Water is the source of life and has been carried in portable vessels for years, but it wasn’t until hikers and outdoorsman started to use Nalgene’s lightweight and durable scientific containers to carry consumables that water bottles caught on as an everyday and outdoor item.
The Rochester, New York-based company’s own scientists used its products for camping in the Adirondacks in the 1960s, and as the conservationist movement caught on in the 1970s, Nalgene started branding its products with the label Nalgene Outdoor — the modern-day water bottle had arrived.
As the fight against single-use plastics continues, water bottles have expanded from the realm of camping and backpacking into everyday life. Today, no everyday carry kit is complete without a reusable, durable, leak-proof water bottle. Try one of these.
Our guide to the best water bottles of 2021 provides everything you need to know before buying a water bottle, highlighting the best models based on volume, insulation, durability, extra features and more.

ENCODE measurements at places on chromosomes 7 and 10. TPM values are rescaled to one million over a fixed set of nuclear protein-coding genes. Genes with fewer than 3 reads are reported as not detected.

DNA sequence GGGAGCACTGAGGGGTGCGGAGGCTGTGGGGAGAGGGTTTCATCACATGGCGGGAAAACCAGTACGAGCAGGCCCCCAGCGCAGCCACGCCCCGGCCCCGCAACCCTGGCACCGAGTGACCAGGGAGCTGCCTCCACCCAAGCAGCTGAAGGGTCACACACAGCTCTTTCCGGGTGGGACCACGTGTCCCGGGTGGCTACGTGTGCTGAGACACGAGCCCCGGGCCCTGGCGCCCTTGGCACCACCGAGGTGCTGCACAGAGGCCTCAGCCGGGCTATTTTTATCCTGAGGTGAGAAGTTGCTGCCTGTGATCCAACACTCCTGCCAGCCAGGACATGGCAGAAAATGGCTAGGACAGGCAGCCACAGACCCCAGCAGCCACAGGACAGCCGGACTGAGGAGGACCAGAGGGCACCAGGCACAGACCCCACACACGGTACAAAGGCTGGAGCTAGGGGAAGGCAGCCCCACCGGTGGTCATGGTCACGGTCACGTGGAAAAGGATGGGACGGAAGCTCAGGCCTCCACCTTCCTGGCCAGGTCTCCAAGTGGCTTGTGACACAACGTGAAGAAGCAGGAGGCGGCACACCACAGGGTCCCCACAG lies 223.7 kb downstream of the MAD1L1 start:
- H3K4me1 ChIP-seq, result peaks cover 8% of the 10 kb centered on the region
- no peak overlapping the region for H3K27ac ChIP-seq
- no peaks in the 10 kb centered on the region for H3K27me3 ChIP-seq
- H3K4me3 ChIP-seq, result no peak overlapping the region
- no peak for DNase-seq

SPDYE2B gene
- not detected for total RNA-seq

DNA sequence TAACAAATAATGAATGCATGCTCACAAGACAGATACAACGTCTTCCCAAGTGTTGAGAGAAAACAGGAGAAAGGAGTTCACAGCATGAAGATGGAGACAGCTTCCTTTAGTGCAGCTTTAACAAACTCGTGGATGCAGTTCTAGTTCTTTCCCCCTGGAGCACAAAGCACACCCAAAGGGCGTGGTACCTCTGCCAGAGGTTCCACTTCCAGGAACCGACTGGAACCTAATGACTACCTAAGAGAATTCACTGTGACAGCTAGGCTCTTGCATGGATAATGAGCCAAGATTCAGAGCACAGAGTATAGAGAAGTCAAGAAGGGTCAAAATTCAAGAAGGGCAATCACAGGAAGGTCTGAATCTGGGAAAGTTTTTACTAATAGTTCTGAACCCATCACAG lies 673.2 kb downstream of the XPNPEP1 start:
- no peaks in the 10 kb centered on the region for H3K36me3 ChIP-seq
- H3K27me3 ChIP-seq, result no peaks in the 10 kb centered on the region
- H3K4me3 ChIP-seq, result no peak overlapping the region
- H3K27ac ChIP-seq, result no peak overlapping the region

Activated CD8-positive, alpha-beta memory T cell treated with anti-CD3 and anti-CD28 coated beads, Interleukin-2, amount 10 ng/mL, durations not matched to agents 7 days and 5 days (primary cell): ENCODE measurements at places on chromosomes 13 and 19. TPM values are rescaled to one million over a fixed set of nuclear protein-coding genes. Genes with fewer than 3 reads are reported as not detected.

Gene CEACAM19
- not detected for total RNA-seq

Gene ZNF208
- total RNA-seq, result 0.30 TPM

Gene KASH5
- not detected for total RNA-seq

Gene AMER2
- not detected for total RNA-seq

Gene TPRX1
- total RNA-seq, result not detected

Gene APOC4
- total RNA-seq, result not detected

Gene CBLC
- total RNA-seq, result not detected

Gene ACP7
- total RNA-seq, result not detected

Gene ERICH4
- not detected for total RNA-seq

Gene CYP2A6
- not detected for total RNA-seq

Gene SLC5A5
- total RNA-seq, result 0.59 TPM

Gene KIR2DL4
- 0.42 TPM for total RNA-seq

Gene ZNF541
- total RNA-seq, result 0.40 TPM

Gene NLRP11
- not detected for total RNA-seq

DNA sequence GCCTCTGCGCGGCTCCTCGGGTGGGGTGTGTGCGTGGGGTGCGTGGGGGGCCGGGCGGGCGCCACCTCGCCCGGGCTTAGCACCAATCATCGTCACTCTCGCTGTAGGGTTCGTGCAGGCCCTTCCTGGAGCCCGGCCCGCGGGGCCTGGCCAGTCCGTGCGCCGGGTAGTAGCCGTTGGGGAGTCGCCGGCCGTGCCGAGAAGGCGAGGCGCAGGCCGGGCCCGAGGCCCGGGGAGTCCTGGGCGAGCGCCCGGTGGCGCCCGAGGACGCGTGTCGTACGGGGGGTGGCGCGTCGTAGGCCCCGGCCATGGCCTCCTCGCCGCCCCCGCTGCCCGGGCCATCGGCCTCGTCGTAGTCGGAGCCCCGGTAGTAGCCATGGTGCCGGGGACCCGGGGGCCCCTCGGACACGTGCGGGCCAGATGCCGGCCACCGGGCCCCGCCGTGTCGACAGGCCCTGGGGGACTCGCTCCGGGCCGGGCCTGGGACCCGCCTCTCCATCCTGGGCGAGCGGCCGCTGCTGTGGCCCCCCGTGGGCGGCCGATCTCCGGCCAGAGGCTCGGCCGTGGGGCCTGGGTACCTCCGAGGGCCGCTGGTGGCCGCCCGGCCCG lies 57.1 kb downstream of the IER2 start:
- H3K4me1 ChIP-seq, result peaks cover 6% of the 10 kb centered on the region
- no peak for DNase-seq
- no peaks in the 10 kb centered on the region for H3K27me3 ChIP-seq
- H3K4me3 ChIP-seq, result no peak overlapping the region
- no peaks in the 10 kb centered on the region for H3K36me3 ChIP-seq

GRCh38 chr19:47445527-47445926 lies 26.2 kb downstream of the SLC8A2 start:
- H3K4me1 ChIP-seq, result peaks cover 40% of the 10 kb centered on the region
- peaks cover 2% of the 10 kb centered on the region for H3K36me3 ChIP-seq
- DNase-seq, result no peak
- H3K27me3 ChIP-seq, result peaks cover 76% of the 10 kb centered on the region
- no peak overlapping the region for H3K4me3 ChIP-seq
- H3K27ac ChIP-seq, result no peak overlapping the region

Miir’s 23-ounce insulated bottle brings a design-forward approach to the simplest type of water bottle without using gimmicks or a fancy paint job. The bottle is made from 18/8 medical-grade stainless steel and doesn’t retain flavors; there’s no metal aftertaste either. The bottle’s cap is leak-proof and uses a unique handle design that makes it easy to grab and clip to bags, unlike those of many other small-mouth bottles. The less-bulky body size means it’ll fit in a cup holder too.